The thin line between freedom of speech and hate speech | The Daily Star
12:00 AM, June 30, 2019 / LAST MODIFIED: 11:18 AM, June 30, 2019

The thin line between freedom of speech and hate speech

We live in the age of liberalism. We get to speak out about things in public that would have been considered as unacceptable centuries ago. We are now able to speak up against inequality, point out flaws in our society, and express our personal opinions on a great deal of matters.

However, there are some malicious “opinions” that manage to make their way out. Opinions that reek of ill intentions and toxic ideologies. Personally, I believe that opinions should be shared with others. But when one vehemently sticks to opinions/ideologies that are toxic, even when ample proof is provided that shows that the contentious opinion has been greatly criticised to be wrong, then we have a problem.

What’s worse is when people begin to express and condone such contentious and highly criticised opinions that could potentially harm or humiliate others.

In order for an opinion/ideology to be termed as “hate speech”, it must attack an existing ideology, or threaten to harm or to humiliate a certain group of people.

Merriam-Webster defines freedom of speech as “The right to express information, ideas, and opinions free of government restrictions based on content and subject only to reasonable limitations.” Hate speech is defined as “Speech that is intended to insult, offend, or intimidate a person because of some trait (as race, religion, sexual orientation, national origin, or disability).”

Free speech consists of all forms of media, whether it’s spoken, art, films, print media, TV broadcast, social media, etc. One hundred percent freedom can never be guaranteed, as some form of limitation will definitely exist. The more we are able to speak up, the more we can change our surroundings for the better.

However, it is this very freedom of speech that gives the opportunity to voice hate speech. As already mentioned, in order for an opinion/ideology to be termed as “hate speech”, it must attack an existing ideology, or threaten to harm or to humiliate a certain group of people. Slander, libel, personal attacks, etc., fall into the purview of hate speech.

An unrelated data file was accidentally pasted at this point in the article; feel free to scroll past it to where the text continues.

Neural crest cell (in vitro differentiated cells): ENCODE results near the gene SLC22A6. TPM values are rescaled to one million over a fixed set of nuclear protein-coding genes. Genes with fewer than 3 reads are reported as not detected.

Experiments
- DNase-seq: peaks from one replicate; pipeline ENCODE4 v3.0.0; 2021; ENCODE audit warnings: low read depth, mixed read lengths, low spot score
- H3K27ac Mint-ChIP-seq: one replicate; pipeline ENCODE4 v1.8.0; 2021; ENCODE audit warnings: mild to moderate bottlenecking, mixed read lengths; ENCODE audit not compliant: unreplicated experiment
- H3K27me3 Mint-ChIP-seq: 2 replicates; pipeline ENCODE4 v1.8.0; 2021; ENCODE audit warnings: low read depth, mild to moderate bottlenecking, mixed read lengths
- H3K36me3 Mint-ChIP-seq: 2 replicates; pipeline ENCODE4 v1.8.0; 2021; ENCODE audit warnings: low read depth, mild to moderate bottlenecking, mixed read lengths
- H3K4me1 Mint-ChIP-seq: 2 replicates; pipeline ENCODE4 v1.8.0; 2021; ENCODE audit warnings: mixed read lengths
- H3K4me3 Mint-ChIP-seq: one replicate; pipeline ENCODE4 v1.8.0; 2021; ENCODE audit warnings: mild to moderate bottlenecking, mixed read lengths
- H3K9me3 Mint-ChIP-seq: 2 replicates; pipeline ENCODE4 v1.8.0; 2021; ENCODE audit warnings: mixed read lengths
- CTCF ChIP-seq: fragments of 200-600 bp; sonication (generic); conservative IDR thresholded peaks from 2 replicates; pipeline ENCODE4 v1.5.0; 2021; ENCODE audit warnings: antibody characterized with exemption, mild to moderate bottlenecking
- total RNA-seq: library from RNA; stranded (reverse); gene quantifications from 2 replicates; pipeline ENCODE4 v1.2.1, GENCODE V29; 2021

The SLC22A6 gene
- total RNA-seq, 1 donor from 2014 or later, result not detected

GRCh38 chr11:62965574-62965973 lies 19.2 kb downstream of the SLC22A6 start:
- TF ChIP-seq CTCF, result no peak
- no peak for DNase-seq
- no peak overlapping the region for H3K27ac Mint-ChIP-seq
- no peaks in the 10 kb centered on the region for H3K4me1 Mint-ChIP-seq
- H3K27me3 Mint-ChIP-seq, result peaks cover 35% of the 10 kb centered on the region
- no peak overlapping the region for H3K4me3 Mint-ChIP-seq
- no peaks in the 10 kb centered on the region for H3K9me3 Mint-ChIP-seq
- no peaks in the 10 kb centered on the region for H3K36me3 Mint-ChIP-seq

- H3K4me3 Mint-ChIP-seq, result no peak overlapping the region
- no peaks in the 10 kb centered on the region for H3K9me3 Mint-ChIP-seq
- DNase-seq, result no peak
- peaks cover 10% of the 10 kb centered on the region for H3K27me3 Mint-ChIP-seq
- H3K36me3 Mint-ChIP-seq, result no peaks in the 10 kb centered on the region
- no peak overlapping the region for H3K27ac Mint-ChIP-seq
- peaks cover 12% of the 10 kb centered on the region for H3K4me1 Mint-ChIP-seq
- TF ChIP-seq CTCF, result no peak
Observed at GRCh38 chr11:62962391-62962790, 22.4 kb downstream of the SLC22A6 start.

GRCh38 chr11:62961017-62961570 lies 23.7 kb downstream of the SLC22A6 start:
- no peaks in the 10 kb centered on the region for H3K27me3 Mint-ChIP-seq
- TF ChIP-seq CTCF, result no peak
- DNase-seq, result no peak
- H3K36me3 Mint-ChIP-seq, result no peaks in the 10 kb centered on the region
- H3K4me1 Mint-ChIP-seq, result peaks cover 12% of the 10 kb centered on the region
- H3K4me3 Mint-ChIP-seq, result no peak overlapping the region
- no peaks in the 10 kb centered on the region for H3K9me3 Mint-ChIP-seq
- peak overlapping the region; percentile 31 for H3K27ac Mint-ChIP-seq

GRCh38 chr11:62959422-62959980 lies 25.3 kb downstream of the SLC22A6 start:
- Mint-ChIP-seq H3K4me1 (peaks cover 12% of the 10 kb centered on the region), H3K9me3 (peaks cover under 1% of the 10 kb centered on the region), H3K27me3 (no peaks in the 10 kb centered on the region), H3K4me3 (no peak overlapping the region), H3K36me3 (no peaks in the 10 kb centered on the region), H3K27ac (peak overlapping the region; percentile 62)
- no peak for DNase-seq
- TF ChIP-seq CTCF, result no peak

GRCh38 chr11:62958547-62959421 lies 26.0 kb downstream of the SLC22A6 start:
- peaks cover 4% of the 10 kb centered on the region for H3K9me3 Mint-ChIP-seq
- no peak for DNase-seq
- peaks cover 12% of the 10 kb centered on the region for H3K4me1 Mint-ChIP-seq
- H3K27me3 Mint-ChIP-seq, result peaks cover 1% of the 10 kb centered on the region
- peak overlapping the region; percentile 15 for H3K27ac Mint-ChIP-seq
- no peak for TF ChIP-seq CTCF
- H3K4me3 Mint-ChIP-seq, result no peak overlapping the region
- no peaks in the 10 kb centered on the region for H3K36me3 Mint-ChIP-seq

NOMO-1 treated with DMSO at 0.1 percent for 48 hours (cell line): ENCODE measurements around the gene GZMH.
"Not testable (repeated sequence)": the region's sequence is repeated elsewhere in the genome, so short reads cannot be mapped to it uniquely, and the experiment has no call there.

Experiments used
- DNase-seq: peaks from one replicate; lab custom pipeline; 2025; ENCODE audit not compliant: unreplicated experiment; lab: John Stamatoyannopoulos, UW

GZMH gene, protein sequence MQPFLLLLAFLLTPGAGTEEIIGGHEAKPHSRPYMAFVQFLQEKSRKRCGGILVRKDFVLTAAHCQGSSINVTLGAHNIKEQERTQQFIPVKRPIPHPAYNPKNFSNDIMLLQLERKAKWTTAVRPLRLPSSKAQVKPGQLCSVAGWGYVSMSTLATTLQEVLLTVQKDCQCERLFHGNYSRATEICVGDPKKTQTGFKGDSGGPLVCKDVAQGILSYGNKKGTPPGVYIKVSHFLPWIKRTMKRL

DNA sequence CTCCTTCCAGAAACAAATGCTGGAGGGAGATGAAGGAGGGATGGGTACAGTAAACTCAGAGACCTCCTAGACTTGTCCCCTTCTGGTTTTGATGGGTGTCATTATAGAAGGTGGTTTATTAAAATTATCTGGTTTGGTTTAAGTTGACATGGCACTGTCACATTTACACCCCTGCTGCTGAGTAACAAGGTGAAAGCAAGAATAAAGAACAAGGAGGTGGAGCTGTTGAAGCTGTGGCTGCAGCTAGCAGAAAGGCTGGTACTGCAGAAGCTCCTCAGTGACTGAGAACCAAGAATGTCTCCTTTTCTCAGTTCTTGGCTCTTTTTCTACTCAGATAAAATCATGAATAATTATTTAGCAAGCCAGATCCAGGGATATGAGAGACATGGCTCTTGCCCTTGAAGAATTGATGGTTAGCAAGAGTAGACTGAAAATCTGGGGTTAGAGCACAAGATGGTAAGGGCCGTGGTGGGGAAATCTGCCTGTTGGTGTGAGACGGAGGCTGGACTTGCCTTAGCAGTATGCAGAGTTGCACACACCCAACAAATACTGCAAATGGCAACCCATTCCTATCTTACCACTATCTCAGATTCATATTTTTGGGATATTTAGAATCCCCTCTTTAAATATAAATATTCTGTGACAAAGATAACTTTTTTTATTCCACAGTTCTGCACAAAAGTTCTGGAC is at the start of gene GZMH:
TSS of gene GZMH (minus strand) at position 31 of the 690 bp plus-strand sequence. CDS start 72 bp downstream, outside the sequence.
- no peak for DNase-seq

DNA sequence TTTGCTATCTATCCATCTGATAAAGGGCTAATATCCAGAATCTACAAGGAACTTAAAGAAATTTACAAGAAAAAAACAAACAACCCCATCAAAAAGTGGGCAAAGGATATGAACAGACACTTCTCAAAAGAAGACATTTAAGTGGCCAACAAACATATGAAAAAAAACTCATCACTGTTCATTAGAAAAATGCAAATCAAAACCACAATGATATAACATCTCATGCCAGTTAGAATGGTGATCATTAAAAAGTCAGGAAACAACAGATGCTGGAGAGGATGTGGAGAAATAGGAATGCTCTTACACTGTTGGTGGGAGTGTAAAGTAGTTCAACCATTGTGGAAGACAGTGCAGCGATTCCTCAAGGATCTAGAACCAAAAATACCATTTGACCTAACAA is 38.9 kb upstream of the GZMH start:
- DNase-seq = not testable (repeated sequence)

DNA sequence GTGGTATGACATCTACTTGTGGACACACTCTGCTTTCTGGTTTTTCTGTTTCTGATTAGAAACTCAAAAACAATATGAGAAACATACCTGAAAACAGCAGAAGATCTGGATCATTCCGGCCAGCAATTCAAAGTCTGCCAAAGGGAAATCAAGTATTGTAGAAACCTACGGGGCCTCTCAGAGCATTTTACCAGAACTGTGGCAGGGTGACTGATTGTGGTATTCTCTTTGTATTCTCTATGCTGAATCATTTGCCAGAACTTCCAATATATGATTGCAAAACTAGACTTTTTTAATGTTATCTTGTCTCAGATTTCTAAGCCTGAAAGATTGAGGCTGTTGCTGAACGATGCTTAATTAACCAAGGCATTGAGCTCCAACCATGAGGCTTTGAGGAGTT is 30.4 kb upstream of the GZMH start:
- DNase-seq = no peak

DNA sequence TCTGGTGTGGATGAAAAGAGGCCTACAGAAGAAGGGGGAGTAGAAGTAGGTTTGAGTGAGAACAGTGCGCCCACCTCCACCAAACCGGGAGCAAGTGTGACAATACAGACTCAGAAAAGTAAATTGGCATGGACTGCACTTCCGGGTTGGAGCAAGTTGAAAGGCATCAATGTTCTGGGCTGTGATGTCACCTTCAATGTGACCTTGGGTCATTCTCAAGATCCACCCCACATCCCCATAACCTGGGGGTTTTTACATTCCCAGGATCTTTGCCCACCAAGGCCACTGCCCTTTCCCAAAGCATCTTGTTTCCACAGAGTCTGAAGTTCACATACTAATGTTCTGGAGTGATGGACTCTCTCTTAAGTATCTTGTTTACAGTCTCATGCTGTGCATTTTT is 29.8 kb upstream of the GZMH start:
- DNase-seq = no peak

Back in 2015, a terrorist attack targeted the Paris offices of the French satirical weekly magazine Charlie Hebdo. Twelve people were killed in the attack, including publishing director Charb. Brothers Cherif and Said Kouachi were the main suspects. The brothers were later shot dead by the French police, according to the BBC.

These murders were in no way justifiable, even though the publication featured distasteful depictions of religious figures of Islam, Christianity and Judaism, along with cartoons that lampooned theists. Some argue that the magazine’s work could be labelled as hate speech that attacked others’ ideals in the least subtle way possible. Yes, the magazine did mock right-leaning parties and their members too, but perhaps the methods that it used could have been more refined and less offensive.

Theists have their own share of bigotry in the sense of hate speech. The easiest and the most recognisable “theist” group that comes into mind that spreads hate speech would be ISIS, with their xenophobic, misogynistic and homophobic views and misinformation being fed to people of the land they once conquered.

Extremist theists aside, theists also spew hatred among themselves, against people of other beliefs, races or sexual orientation. You really don’t need to look very far to find proof of this. In the context of Bangladesh especially, the simplest way of doing that for yourself is to go to any news portal page or group on Facebook, and check the comments on them.

We all have an ugly side within us that always tries to wriggle its way out to the public through hate speech. But it is upto us to draw the line where hate speech begins.

We should try to listen to what the other party has to say instead of vehemently sticking to our own opinions. Once we hear them out, we should think about the opinion we just heard and try to reply in a calm and patient way and explain why we agree or disagree with the said opinion. Staying quiet won’t change someone’s bigoted views nor will an angry letter that is meant to be a death threat. If we really want our message to be conveyed, we should do it in a way that doesn’t aggressively attack the listener’s points of view.

Free speech is a great tool for change and we should use it wisely instead of misusing it to incite violent outbursts. Free speech can bring about real change in society when used right. Just take the hatred out of it.

Araf Momen Aka is an undergraduate student of Jahangirnagar University and a contributor to SHOUT, The Daily Star. He can be reached at

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